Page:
Akwesasne Mohawks want third parcel of land added to reservation, this one to be used for solar power project
This map shows the most recent parcel, highlighted in red, that the St. Regis Mohawk Tribe has asked the U.S. government to add to their reservation.
AKWESASNE -- The St. Regis Mohawk Tribe is asking the federal government to place a third parcel of land into trust, which would make it reservation land.The tribe wants jurisdiction over a 140-acre parcel in the so-called “Hogansburg Triangle” or “Bombay Triangle,” an area where the tribe has been litigating a land claim for years.
Under the land-in-trust process, this property would become part of the reservation and under tribal control, exempt from state taxes and regulations.
A news release from the tribe says they want the land for a solar power initiative.
“The Akwesasne Housing Authority’s Go Solar initiative is exactly the type of clean energy project we need to be spear-heading, not only in our community, but in our region,” Chief Ron LaFrance said in the prepared statement.
In January, the tribe petitioned the government to add two other nearby parcels to the reservation for “tribal programs.” More information about that is at goo.gl/SQMwkK.
One is 63.5-acre area is in the Town of Bombay, nearly adjacent to, but not within the land claim area. A 15-acre property is not within a land claim area, but it is within a proposed land claim settlement area in Brasher. The land is identified in a 2014 memorandum of understanding between the tribe and St. Lawrence County, the tribe said.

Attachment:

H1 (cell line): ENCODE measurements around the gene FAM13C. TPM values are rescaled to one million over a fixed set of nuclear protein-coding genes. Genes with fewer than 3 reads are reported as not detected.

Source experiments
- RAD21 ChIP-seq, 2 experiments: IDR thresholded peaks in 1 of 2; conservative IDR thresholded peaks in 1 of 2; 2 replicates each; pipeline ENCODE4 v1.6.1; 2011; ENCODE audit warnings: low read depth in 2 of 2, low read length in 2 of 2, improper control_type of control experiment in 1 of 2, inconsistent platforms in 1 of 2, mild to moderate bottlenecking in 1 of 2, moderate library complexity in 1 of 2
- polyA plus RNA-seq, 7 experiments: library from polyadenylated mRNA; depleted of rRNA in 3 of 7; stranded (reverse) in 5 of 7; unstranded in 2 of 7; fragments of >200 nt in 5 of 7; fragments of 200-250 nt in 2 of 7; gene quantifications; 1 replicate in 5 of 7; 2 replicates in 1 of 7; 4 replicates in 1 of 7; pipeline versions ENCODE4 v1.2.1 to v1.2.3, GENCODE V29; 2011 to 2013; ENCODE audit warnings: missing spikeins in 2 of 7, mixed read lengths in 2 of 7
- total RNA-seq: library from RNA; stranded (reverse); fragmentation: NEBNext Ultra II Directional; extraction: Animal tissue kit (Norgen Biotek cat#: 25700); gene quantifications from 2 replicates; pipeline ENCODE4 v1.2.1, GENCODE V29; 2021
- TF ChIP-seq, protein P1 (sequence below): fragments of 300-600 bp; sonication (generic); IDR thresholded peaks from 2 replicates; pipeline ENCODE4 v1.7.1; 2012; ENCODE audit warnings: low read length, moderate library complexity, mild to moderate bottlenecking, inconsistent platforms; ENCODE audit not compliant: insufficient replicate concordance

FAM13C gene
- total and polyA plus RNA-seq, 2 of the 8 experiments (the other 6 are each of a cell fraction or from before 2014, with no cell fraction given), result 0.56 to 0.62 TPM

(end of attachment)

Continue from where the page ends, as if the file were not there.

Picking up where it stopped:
“The parcel in Franklin County is a 63.5-acre parcel of vacant land. The St. Lawrence County parcel is a 15-acre parcel that has two structures, a house and a guest house that we will use for tribal programs,” LaFrance said in a prepared statement in January.
The MOU is a step toward resolving a decades-old land claim case between the tribe, the county and New York state.
The deal calls for the tribe to be allowed to buy back 1,360 acres of contested land in Massena and 3,440 acres in Brasher. St. Lawrence County was to have received a $4 million annual payment from the state's share of gaming compact payments. The county was also to have received a one-time $2 million signing bonus from the state and $1.5 million from the tribe, when the final deal is inked. The tribe was also to have released the other half of gaming compact monies held in escrow since 2010.
The tribe also has a claim against Franklin County, which has yet to be resolved.
The tribe was suing to get back land they say was sold illegally in the 18th and 19th centuries without congressional approval, in violation of the Jay Treaty and the Indian Non-Intercourse Act.
“The benefits of a negotiated settlement are not insignificant to Franklin County. It is our hope that the Legislature moves forward with a vote to proceed to a long-awaited settlement,” Chief Beverly Cook said in the release talking about the third parcel. “But, in the absence of an agreement, we have a duty to our people to expand our territory and return land to its rightful ownership. The projects we have underway are exciting for our region; they’re creating jobs, impacting the economy through increased connectivity and redefining power sources that are kind to our environment.”